Do You Have an Accurate Self-Image?

It is normal to want people to like you. Approval from friends, family members and others makes you feel secure. The downside of wanting others’ approval can be shape shifting: altering who you are to fit the situation. Over time, you lose touch with what you think and feel, confusion that leads to feelings of anxiety and alienation.

The chief symptom of anxiety is fear of change, even change for the better, since that disproves the negative outcome your brain expects. Another sign the mind has lost its moorings is that you feel defensive when people challenge your way of thinking. Sometimes these critics are in error, sometimes they are right, but when the mind assumes worst case, it’s hard to be objective.

Opening New Pathways in the Brain

Maxwell Maltz was a plastic surgeon whose pioneering book Psycho-Cybernetics described his success with re-patterning his patients’ brains. Like most innovators, Maltz was motivated by a desire to figure out a problem that intrigued him: why his patients could not accept improvement in their appearances following surgery. He concluded this was the result of a faulty or unhealthy self-image; their brains were not prepared for the positive outer change.

To alter how they thought about themselves, Maltz asked his patients to repeat positive statements about their appearance every day for three weeks prior to their surgeries, such as “I am pleased with my new look.” His theory was that constant repetition for three weeks would create a new memory groove in the brain. At the same time, ignoring negative thoughts would erase the old memory grooves. Similar to getting off a familiar, decrepit road to travel a new and smoother thoroughfare, his patients’ brains responded. Those who followed Maltz’s directions were happy with their appearances following surgery.

Do You See Yourself Accurately?

To determine if you see yourself as you are, write a description of what you think of your appearance, how you interact with others, your attitude toward money, work and life in general, and how your brain reacts to new information. Is your mind open to or threatened by change? Do you like the person you describe?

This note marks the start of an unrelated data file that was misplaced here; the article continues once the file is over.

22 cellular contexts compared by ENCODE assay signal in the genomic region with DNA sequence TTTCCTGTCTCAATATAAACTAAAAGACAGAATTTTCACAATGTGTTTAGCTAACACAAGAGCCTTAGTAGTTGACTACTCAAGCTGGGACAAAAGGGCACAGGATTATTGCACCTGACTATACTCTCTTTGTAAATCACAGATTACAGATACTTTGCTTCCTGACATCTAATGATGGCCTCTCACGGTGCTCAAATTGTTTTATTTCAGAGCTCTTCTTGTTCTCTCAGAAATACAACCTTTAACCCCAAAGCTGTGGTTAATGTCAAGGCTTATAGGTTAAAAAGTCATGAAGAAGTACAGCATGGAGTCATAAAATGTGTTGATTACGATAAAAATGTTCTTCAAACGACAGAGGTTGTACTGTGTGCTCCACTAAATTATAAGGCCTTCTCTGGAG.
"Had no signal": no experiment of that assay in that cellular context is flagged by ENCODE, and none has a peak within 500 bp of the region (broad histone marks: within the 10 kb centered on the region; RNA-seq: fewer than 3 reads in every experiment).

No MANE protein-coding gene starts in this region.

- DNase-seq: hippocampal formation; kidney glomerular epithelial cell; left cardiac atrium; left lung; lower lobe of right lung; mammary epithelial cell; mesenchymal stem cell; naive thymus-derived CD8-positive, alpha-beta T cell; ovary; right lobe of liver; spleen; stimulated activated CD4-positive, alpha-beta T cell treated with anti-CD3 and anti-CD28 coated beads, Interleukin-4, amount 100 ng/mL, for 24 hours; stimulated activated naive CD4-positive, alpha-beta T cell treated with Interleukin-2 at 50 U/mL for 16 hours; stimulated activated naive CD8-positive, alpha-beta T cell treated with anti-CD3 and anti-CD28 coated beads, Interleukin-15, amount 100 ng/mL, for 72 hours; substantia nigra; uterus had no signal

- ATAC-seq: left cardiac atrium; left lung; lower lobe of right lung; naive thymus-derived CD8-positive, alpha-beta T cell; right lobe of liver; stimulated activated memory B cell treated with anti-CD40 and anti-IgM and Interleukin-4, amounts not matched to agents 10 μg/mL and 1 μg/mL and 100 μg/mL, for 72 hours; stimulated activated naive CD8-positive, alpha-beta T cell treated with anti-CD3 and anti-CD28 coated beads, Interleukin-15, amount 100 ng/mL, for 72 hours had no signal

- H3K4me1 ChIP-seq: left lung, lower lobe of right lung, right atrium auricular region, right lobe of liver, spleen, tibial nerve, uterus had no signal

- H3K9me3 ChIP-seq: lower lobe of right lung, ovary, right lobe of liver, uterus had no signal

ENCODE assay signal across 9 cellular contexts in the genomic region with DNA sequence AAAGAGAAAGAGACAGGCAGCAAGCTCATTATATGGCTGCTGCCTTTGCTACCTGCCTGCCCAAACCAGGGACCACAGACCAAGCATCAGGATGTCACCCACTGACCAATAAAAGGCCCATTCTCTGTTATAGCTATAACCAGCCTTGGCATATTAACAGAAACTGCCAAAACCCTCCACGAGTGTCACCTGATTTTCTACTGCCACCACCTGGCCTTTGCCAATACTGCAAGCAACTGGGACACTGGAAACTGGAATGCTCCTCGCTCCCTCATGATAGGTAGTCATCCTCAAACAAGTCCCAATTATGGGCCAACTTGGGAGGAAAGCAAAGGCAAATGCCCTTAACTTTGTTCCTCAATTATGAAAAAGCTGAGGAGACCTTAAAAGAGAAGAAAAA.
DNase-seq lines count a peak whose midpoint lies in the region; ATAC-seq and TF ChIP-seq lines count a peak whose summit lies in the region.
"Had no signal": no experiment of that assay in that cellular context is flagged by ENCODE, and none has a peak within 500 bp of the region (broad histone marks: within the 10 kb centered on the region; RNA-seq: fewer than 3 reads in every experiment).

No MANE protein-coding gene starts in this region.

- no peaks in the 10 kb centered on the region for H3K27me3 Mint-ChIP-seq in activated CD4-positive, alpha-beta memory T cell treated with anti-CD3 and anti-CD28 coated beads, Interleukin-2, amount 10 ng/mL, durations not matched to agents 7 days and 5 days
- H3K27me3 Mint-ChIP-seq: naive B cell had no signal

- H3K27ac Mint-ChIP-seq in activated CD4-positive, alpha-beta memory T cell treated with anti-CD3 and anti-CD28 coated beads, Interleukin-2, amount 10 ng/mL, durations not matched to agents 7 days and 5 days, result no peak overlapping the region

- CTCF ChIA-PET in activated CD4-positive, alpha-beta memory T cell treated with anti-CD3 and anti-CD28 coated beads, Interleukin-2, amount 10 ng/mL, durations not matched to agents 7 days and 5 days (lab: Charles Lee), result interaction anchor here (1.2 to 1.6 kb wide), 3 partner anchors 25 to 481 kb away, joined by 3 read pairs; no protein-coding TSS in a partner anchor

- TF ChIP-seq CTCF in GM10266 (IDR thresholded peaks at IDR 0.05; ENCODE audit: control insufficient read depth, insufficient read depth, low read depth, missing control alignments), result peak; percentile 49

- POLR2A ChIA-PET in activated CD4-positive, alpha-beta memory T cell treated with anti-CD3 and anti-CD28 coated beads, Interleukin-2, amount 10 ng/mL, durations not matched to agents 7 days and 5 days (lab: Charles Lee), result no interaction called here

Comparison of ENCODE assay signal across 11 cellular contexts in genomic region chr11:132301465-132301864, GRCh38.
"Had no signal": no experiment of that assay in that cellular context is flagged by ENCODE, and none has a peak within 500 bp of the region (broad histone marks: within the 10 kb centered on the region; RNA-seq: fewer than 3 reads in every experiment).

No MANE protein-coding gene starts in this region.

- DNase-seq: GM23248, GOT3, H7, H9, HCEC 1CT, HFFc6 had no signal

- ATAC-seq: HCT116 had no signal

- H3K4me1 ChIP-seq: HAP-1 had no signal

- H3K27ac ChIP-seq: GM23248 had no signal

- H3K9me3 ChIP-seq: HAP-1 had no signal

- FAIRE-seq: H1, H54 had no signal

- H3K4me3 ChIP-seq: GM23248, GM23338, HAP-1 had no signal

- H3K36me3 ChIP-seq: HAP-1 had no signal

Next, write about how others see you. Make a note of who the “others” are: friends, spouse or partner, parents and other family members, co-workers, bosses, clients or customers, since you may appear to be different depending on where and how people know you. If you don’t know what others think of you, ask them. You might be surprised by what you hear.

What Is Your Balanced Self?

Balance implies health, a mind, body and spirit that function well. A healthy mind sees all parts of the self objectively, the weak, the strong, the fair, the unfair, the wise and the foolish–all are welcome at the table of the personality, although no one part dominates, such as the nice self, or the angry self.

Even if you do not feel balanced yet, write a paragraph that describes who you would be if this were true. Then use the technique that worked so well for Maltz’s patients. For example, if you have money woes, repeat daily, “I handle money well.” This simple phrase prepares the brain to create a memory groove that sees you as capable with money. When thoughts of being stressed financially enter the mind, say “No, we are not going down that road.” In time, you will leave behind the habits that matched the old self-image and create good money habits, such as saving part of what you earn, and buying only what you need.

Getting Off the Anxious Road

Since those who suffer from anxiety usually perceive situations to be more dangerous than they are (the fight or flight memory groove Maltz describes), using cognitive tools can develop the habit of calmness, even in situations that used to scare you. The first tool is to get accurate information about what scares you so that you do not jump to conclusions.

Next, practice reining in the mind when it wants to go down the dire outcome road. Repeat daily: “Anxiety is a mental habit I can change.” This statement puts anxiety into the category of a habit, not a weakness or flaw over which you have no control, a perspective that strengthens your self-image. In time, the brain will create a calm pathway that becomes familiar the longer you stay on it, and off the anxious road.

As Maltz said, when your self-image is unhealthy or faulty, due to early negative conditioning or illogical conclusions you made when you were too young to know better— regardless of what you want to do, all of your efforts will end in failure. So start with changing what you think of yourself. If you need help, find a cognitive therapist who specializes in keeping the mind in the moment. When you practice this good mental habit until it becomes second nature, your balanced self-image will also be how others see you.

Nancy Anderson is a career and life consultant based in the San Francisco Bay Area and the author of the best selling career guide, Work with Passion, How to Do What You Love For a Living, and Work with Passion in Midlife and Beyond, Reach Your Full Potential and Make the Money You Need. Her website is

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